Lake Sylvan in Glenorchy

This hike seemed to be fairly off-the-beaten-path, and was a nice way to spend an afternoon. The trailhead was also the site of a nice DOC riverside campground that would be a good place to spend a night before or after the Routeburn if you don’t want to drive all the way to Queenstown.

Lake Sylvan in Glenorchy

Lake Sylvan in Glenorchy

— Hiking Mount Alfred —

When I got back to Queenstown earlier in the week, I connected with a fellow Utah Instagrammer named Cassidy (@cassidyexplores), and we made plans to meet up and hike to the top of Mount Alfred (thanks to a recommendation from a Bearfoot Theory reader!). So I picked him up at his hostel, and we caravaned with two of his other friends out to the trail, once again past Glenorchy.

From the moment we started, the trail was steep and didn’t really let up until the summit. Unfortunately trail info here is pretty limited….usually the DOC guides just say how long they expect the hike to take, and in this case it was 6-8 hours. I did find another site that said the hike up Mount Arthur covers about 3,000 feet of elevation gain in 4.1 miles round trip, but I can’t confirm that’s true.

The hike to Mt. Alfred in Glenorchy

The hike ended up taking us about 5 hours round trip, but it was windy and kinda rainy at the top, so we didn’t really hang out. We also lost the trail coming down, so if you do this hike, make sure to pay attention to where the trail descends from the ridge.

The hike to Mt. Alfred in Glenorchy

The hike to Mt. Alfred in Glenorchy

I didn’t get too many pics because of the weather, but I think on a clear day you can see all the way down to Fjordlands National Park. It was a slight bummer that we didn’t get the views, but hey…this is New Zealand where the weather can change in the blink of an eye, and I still had a blast meeting up with other inspiring travelers who are making life work outside of the conventional 9-5 grind.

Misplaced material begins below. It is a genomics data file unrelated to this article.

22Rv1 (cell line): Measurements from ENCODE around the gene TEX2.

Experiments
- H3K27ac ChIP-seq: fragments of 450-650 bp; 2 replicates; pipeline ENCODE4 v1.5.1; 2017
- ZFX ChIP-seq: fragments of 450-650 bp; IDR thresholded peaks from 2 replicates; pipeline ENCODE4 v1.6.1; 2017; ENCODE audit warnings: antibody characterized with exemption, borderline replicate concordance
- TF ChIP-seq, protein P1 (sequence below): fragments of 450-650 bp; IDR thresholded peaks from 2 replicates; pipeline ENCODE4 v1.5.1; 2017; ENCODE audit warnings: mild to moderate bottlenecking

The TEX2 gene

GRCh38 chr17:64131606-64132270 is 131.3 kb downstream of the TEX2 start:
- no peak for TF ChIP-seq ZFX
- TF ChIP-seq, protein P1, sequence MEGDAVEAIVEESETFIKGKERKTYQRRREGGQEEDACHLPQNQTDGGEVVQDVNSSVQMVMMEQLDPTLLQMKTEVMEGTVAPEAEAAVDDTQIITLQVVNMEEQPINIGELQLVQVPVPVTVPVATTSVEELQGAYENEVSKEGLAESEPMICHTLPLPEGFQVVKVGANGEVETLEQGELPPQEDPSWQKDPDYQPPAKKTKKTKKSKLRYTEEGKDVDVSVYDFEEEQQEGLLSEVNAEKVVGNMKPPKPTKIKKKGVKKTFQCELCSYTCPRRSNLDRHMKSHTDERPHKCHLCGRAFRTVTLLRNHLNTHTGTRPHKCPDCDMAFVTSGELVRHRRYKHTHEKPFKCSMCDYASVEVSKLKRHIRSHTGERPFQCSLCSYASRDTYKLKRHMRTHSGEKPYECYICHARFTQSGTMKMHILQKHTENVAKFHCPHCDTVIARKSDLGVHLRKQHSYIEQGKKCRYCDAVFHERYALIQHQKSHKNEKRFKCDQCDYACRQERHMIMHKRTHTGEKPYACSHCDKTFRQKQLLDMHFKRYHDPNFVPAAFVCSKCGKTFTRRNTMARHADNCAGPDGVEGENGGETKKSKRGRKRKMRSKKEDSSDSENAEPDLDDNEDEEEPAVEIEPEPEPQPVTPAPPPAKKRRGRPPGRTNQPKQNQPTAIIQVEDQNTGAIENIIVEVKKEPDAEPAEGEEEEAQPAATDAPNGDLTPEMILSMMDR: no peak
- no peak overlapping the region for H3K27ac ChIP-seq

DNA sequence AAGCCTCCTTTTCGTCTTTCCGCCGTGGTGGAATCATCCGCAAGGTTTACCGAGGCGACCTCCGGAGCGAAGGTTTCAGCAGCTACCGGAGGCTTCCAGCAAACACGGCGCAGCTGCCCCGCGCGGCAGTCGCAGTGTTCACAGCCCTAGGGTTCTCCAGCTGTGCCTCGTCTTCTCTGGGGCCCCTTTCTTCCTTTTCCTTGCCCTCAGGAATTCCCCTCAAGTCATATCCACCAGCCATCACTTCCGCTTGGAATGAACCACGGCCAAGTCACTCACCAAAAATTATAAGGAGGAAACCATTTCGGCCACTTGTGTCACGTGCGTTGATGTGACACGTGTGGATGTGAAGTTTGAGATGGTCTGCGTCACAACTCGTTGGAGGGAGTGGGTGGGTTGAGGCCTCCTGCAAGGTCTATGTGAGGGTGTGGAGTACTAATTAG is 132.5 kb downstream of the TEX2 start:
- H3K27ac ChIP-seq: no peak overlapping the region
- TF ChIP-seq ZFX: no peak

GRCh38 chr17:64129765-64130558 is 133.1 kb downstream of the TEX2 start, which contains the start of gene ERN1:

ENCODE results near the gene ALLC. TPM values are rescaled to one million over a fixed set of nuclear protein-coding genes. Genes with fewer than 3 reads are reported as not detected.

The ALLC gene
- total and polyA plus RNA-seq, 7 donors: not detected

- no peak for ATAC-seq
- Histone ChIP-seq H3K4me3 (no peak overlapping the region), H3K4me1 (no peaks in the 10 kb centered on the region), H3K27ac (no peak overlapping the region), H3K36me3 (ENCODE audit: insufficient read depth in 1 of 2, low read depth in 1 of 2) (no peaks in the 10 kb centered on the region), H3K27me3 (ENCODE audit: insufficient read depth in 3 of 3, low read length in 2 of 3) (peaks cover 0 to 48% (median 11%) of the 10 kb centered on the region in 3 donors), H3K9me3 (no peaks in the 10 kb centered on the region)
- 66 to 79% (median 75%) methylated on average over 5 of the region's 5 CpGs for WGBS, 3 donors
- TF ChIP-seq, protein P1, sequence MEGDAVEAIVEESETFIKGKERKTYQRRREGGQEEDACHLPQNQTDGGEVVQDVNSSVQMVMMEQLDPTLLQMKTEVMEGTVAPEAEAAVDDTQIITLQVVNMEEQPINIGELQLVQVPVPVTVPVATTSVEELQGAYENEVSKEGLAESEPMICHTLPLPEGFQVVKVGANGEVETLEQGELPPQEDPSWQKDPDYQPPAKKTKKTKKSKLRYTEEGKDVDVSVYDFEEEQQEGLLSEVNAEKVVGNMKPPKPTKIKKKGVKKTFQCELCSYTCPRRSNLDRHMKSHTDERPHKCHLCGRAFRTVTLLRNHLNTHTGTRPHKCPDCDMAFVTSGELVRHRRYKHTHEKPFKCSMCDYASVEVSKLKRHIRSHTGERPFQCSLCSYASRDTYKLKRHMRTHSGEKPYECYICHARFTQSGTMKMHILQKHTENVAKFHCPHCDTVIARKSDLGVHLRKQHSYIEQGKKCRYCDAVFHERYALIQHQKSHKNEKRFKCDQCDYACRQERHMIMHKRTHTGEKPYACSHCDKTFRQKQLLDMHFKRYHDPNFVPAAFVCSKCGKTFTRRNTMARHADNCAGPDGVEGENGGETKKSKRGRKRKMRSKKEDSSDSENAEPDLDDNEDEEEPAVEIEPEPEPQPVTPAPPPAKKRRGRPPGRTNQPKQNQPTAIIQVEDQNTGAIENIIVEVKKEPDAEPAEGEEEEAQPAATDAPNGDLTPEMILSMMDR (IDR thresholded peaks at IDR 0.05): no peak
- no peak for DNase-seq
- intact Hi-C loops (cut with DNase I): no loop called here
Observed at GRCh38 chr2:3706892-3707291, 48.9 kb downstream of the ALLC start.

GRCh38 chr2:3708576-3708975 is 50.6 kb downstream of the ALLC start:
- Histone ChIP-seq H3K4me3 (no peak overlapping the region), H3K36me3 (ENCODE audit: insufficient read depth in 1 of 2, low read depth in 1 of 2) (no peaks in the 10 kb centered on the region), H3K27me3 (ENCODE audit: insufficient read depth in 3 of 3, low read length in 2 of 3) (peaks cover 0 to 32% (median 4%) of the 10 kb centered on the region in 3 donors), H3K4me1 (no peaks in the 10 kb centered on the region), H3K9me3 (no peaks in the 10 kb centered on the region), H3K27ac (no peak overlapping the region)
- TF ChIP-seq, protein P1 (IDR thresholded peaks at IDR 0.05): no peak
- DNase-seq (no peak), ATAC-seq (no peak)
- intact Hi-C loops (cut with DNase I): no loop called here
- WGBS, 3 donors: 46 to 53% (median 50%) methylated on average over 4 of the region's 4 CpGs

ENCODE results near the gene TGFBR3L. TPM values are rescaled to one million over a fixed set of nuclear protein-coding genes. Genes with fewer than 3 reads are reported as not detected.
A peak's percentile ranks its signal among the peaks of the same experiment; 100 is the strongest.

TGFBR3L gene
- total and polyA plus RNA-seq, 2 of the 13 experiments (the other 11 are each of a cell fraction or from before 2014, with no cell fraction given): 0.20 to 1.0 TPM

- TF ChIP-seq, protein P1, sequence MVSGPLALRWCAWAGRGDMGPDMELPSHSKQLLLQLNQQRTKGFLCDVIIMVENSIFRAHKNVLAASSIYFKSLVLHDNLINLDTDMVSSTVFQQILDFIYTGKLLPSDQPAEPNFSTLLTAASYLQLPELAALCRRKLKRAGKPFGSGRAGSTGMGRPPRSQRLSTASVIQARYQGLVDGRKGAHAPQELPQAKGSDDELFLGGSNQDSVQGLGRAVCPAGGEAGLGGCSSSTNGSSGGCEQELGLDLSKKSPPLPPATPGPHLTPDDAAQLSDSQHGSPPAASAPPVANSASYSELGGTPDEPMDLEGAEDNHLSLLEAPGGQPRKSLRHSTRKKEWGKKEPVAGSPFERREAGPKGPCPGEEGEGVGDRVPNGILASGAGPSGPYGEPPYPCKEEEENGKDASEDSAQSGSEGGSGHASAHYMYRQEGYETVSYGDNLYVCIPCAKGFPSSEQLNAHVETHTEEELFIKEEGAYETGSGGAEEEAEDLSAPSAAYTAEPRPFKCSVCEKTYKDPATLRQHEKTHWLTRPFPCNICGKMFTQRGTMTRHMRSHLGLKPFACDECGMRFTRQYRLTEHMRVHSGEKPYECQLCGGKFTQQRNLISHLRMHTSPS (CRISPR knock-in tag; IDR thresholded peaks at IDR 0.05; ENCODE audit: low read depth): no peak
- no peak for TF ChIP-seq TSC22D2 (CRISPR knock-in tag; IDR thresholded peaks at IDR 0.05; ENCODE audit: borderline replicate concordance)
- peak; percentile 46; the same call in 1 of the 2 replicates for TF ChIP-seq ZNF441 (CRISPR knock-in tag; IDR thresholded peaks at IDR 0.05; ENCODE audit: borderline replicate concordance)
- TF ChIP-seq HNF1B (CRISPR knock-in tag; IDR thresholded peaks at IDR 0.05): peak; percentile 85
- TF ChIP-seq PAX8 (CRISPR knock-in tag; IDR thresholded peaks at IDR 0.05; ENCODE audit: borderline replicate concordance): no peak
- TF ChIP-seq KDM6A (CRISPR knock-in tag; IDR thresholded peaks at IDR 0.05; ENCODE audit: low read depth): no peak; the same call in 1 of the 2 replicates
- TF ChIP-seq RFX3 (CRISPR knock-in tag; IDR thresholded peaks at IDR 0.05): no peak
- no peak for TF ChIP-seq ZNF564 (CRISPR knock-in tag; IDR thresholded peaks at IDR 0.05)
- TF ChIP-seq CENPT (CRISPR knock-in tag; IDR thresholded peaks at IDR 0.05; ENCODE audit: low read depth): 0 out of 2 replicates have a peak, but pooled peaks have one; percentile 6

— Glass Making Class with Queenstown Hot Glass —

Another really cool thing I got to do this week was to link up with local glass artist Rex Charlesworth, the man behind Queenstown Hot Glass. He owns a small glass making studio near Bob’s Cove where he makes jewelry and teaches workshops where students get to play with fire and learn how to make glass beads. I got to spend an hour one-on-one with Rex where he taught me all about the glass making process and let me get behind the torch. Not only was a perfect way to give my legs a rest and explore my creative side, in a town where most of the work force consists of foreign tourists on temporary work visas, it was super cool to connect with a Kiwi resident and get the inside scoop.

I got hooked up with Rex using LocalEyez, a new company who is working to connect tourists with local guides and creatives for a one-of-a-kind Kiwi experience that you won’t find in the guidebooks. You can poke around their website which is adding new experiences every day, or you can contact them directly and tell them what kinds of experiences you are into, and they can set you up with something that fits the bill.

Glass making class with Queenstown Hot Glass